Ukraine imposed emergency tariffs of 6.5 to 13 per cent on auto imports on Thursday, a move that is likely to irritate its trade partners in the European Union and Japan.
It said it was acting because domestic production had dropped sharply.
The government’s commission on international trade said the duties would affect passenger cars with engine capacities of 1,000 to 2,200 cubic centimetres.
The new tariffs – imposed on top of regular 10 per cent import duties – will take effect in 30 days and remain in place for three years, it said in the notice published in the government’s official gazette.
The move seemed certain to worsen Ukraine’s growing reputation as the new “bad boy” of the World Trade Organization, which it joined in 2008.
Ukraine raised eyebrows when it challenged Australian tobacco packaging rules despite having no interest in the Australian market and hit universal opposition with its lone veto against Yemen joining the global trading body.
More than 100 countries have also decried Kiev’s plans to renegotiate 371 tariff ceilings.
Its safeguards on car imports, by contrast, are likely to be fought by a small number of car-exporting countries.
“Due to an increase in the volume of (car) imports and the conditions on which imports are made, local producers have been pushed out of the domestic market,” the government notice said.
The commission said Ukraine’s car output had fallen by 79 per cent between 2008 and 2010 and there had been complaints from three local producers.
Ukraine’s ZAZ produces, among others, local versions of the Chevrolet Aveo and China’s Chery A13, while other firms assemble Russian-designed Ladas, Korean Hyundais and Volkswagen Skodas.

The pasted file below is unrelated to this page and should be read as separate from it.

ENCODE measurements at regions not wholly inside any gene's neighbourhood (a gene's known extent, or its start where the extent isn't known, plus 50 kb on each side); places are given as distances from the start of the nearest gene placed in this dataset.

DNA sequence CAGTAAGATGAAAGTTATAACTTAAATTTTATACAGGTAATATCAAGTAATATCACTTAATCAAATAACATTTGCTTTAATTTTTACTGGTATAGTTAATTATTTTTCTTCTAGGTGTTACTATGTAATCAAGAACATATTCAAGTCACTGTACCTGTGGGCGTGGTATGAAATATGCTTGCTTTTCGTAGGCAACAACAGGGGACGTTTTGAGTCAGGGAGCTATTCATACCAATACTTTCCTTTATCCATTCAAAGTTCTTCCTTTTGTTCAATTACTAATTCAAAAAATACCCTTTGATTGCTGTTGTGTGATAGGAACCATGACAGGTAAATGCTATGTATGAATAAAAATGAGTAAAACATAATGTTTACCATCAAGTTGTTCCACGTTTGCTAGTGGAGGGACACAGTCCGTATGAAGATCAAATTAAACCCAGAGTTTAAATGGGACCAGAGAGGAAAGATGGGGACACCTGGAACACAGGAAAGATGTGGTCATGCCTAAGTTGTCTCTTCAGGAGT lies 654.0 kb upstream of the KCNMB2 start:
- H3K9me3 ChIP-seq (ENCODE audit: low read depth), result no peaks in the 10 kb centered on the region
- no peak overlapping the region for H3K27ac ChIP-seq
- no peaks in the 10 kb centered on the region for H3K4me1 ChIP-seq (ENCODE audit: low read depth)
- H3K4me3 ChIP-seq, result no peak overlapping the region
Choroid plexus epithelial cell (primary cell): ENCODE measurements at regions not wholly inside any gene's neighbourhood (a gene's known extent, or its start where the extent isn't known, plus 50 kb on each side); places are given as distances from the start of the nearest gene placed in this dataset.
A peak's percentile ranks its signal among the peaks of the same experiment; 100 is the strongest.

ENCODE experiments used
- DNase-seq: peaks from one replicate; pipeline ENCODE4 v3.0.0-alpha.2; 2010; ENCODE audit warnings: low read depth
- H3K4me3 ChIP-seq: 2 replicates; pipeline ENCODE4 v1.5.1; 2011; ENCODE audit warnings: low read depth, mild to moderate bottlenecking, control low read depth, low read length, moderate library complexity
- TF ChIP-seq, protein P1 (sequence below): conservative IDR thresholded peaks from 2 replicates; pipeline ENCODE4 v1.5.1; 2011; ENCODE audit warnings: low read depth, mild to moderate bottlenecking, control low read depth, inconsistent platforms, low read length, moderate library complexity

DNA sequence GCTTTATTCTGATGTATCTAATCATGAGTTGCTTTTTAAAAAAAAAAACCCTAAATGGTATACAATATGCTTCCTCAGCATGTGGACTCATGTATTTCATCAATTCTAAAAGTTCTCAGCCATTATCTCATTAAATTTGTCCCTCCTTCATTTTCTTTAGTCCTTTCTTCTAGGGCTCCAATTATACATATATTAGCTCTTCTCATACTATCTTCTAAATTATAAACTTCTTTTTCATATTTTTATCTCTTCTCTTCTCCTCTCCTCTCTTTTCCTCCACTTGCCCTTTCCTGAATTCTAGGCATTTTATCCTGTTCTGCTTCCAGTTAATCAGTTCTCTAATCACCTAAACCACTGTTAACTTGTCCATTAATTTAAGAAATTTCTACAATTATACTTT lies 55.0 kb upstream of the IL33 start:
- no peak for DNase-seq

Japan, the European Union, South Korea and Turkey have all previously voiced concerns about the WTO at the likelihood of Ukraine hiking car tariffs.
Under WTO rules, countries are allowed to use emergency import restrictions, known as “safeguard measures,” to prevent a particular industry being damaged by a sudden wave of imports.
However, Japan said last May that Ukraine’s total car imports had actually fallen between 2008 and 2010.
According to car industry group Ukravtoprom, Ukrainians bought 237,602 new cars last year, of which 204,957, worth $3.247-billion (U.S.), were imported. The three leading exporters to Ukraine were Russia, Germany and Japan.
Car import duties are among those that Ukraine is trying to renegotiate with WTO partners, seeking to curb its growing trade deficit.
Some WTO members are worried that the use of “safeguard measures” has become a stealthy route to protectionism, exploited by countries that have never used them in the past.
A U.S. official told a WTO meeting last October that differences over the use of the system had thus far been resolved without triggering trade disputes, but “it should not be assumed that this would continue,” according to confidential minutes seen by Reuters.
The European Union, in turn, warned Ukraine on Thursday that its large-scale tariff review plan could derail the signing of a landmark free trade deal between Kiev and Brussels.
Ukraine’s goods trade gap widened to $15.8-billion in 2012 from $14.2-billion in 2011.
Some economists believe that Ukraine’s policy of pegging its hryvnia currency to the dollar is at least partly to blame, making locally-produced cars relatively expensive. The International Monetary Fund, in particular, has called for a more flexible exchange rate regime.
Ukraine’s exports are dominated by traditionally volatile commodities – chemicals, grains, metals, minerals, and timber – making it especially vulnerable to swings in global demand.